August 2016
Volume 16, Issue 12
Open Access
Vision Sciences Society Annual Meeting Abstract  |   September 2016
Effects of Familiarity on Visual Short-Term Memory for Pokémon
Author Affiliations
  • Weizhen Xie
    Department of Psychology, University of California, Riverside
  • Weiwei Zhang
    Department of Psychology, University of California, Riverside
Journal of Vision September 2016, Vol.16, 366. doi:10.1167/16.12.366
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      Weizhen Xie, Weiwei Zhang; Effects of Familiarity on Visual Short-Term Memory for Pokémon. Journal of Vision 2016;16(12):366. doi: 10.1167/16.12.366.

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      © ARVO (1962-2015); The Authors (2016-present)

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Abstract

Long-Term Memory (LTM) can influence Short-Term Memory (STM) storage capacity in the verbal domain (e.g., increased verbal STM span for high-frequency words). In contrast, it is under debate whether similar effects manifest in the visual domain. That is, can we retain more representations in visual STM for stimuli that we are more familiar with? The current study addressed this question by taking advantage of participants' prior rich multimedia experience with Pokémon, without investing on laboratory training. In a Pokémon STM change detection task (Experiment 1), one group of participants remembered more familiar first-generation Pokémon characters than unfamiliar recent-generation Pokémon stimuli. No significant difference in memory quality was found when quantitative and qualitative effects of LTM were isolated using receiver operating characteristic curves. Critically, these effects were absent in another group of participants who were unfamiliar with the first generation Pokémon. Furthermore, several alternative interpretations were ruled out, including Pokémon preference, verbal encoding, and general video gaming experience. Experiment 2 examined whether this quantitative boost resulted from faster consolidation speed using limited encoding time with consolidation masking. The results suggested that STM consolidation was faster for familiar first-generation Pokémon, which consequently led to increased capacity, relative to less familiar recent-generation Pokémon. Again this effect was absent in participants who were not familiar with the first-generation Pokémon. Experiment 3 extended memory array duration to 1 second so that STM consolidation was no longer a limiting factor on overall performance. No significant effect of familiarity on STM capacity was found. Together, the present study provided strong evidence supporting facilitations of visual STM by existing visual LTM. Specifically, visual LTM speeds up visual STM consolidation, which could manifest as increased STM storage capacity when encoding time is limited. These results provide some insights into evaluating theories on relationships between STM and LTM.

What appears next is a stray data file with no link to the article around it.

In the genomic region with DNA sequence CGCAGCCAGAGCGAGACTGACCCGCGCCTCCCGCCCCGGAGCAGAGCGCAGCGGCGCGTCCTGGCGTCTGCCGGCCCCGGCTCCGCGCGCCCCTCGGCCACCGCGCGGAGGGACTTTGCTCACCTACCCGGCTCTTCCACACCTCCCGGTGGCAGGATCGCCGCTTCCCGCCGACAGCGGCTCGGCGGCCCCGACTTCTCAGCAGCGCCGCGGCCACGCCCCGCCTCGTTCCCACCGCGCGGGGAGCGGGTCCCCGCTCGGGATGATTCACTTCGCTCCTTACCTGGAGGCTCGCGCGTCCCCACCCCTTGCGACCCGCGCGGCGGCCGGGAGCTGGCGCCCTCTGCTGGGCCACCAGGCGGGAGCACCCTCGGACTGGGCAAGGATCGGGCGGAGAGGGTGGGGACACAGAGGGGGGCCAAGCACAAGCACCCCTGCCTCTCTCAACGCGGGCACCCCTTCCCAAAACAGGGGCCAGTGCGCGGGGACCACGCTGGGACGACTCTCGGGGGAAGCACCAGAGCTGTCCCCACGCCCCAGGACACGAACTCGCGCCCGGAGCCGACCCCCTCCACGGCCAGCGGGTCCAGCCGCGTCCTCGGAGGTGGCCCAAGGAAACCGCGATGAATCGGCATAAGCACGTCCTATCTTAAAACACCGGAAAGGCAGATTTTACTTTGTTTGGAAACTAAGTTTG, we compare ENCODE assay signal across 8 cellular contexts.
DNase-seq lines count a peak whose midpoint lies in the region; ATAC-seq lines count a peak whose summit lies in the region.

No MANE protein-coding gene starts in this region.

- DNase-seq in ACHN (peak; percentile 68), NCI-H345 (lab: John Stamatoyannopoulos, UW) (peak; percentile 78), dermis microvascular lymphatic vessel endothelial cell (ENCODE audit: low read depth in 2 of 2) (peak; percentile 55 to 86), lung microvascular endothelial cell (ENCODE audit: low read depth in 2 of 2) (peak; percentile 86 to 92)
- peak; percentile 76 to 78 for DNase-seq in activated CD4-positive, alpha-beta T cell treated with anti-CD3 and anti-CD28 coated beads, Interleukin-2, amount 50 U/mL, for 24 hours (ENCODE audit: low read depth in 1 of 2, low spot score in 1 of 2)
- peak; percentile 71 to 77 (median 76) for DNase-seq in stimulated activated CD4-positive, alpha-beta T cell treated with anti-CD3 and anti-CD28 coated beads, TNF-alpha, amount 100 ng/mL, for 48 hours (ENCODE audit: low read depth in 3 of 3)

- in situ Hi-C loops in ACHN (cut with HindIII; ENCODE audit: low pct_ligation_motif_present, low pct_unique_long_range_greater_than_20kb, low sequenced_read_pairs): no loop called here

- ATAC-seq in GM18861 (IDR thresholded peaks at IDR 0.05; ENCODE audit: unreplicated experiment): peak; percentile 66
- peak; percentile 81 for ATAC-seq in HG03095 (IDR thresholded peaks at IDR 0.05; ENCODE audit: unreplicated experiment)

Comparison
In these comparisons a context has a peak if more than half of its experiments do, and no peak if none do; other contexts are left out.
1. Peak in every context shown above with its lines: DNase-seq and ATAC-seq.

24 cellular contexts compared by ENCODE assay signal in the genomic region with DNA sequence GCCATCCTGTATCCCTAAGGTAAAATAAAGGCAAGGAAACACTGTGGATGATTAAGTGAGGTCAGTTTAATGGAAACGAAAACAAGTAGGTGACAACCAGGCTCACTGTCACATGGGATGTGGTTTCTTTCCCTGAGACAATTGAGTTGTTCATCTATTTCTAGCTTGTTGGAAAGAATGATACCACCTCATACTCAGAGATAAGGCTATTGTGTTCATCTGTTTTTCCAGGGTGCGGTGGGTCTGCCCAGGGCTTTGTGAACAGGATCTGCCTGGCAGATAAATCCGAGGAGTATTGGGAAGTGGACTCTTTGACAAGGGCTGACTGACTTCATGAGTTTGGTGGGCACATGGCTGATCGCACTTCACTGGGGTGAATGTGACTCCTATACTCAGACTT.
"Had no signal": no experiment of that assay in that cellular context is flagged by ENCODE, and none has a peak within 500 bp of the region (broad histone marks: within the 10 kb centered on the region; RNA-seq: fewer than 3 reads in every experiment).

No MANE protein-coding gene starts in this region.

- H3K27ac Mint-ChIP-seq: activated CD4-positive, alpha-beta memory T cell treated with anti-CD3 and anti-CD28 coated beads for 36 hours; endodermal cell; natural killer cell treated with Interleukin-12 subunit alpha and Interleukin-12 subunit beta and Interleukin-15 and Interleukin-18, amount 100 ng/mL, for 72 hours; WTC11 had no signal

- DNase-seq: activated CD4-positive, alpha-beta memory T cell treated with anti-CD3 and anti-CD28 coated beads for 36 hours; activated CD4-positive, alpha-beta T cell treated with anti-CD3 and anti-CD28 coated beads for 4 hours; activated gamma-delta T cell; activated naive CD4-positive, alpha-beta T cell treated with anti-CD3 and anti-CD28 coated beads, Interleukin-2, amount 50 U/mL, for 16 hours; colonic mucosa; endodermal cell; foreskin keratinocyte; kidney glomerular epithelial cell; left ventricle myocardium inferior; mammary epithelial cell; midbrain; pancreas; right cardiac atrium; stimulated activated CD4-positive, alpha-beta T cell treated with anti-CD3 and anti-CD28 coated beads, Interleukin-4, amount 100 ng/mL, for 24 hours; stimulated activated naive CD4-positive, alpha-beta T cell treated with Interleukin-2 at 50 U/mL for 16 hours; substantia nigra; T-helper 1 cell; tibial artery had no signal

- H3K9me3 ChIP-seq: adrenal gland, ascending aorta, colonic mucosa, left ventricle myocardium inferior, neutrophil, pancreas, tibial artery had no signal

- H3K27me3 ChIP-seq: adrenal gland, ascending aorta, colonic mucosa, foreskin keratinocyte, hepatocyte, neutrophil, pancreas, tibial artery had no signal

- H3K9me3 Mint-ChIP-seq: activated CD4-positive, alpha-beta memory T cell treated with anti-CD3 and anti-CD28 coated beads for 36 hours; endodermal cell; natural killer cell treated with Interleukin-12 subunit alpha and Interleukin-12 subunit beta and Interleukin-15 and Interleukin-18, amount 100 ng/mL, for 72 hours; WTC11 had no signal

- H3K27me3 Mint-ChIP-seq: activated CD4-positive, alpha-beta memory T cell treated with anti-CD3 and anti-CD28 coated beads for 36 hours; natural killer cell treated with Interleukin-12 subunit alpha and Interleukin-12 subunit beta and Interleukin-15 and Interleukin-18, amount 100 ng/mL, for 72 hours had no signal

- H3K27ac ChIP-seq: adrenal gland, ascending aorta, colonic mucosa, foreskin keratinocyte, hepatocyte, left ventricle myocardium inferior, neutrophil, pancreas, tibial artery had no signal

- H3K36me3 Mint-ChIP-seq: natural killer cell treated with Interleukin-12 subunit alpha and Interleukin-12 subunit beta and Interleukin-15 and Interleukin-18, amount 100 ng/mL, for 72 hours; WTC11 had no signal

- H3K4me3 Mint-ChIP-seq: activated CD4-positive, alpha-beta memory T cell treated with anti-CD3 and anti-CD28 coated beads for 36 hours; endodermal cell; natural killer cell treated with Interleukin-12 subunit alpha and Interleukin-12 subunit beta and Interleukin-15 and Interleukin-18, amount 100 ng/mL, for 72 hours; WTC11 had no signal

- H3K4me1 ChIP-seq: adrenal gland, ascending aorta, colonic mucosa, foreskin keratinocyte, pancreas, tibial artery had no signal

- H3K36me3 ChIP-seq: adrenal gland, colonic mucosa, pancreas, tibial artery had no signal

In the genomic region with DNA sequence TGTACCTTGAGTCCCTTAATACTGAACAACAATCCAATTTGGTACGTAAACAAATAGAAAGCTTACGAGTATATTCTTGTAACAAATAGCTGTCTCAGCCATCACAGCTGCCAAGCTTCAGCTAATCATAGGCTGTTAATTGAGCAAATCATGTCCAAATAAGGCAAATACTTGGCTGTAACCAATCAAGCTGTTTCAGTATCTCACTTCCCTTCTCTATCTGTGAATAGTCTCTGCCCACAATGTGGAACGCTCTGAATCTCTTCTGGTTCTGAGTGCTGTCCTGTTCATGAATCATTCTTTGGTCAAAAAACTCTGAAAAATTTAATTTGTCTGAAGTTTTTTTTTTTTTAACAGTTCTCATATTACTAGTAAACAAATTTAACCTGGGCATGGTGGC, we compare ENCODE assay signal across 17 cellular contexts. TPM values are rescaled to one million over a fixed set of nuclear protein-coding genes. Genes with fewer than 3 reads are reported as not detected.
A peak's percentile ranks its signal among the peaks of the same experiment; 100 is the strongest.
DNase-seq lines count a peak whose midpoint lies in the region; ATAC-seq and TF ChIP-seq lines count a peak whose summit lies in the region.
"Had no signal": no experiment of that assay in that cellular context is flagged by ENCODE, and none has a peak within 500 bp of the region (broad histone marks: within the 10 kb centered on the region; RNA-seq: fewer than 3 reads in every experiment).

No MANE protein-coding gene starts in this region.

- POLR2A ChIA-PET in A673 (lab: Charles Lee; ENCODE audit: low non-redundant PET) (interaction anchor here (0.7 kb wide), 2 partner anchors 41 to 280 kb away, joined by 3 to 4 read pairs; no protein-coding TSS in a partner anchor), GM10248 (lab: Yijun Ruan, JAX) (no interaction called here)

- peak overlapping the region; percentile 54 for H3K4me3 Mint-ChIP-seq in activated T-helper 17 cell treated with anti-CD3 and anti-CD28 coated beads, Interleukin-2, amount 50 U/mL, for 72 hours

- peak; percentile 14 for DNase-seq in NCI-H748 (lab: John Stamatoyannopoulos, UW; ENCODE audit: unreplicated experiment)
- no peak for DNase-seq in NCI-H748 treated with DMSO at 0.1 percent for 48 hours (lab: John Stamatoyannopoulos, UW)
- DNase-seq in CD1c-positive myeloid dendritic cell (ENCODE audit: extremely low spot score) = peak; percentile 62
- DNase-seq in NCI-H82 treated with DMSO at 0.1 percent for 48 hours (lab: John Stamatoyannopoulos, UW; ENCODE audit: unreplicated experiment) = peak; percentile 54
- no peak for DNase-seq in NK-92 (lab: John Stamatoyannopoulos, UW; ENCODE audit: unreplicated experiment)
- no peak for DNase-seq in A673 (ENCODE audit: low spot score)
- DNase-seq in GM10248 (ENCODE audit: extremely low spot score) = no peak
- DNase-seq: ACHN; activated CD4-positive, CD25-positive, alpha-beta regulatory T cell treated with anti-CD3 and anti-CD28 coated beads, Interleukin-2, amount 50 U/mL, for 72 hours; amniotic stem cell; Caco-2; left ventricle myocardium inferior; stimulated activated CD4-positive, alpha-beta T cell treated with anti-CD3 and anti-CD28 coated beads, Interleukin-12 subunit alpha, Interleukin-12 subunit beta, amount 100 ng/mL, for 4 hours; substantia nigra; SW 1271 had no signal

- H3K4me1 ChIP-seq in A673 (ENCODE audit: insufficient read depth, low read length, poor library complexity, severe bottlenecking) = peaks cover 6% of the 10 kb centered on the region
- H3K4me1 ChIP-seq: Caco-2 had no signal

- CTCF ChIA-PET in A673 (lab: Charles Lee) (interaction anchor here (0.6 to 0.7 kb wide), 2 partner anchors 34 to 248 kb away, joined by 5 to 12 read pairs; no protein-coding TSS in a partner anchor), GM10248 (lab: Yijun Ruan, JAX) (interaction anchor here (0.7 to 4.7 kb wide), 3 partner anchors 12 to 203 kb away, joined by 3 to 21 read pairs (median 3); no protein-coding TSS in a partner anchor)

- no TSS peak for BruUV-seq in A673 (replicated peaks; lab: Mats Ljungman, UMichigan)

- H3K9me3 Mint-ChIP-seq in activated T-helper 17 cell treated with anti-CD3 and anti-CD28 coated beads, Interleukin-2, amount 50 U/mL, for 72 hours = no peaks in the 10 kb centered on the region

Meeting abstract presented at VSS 2016

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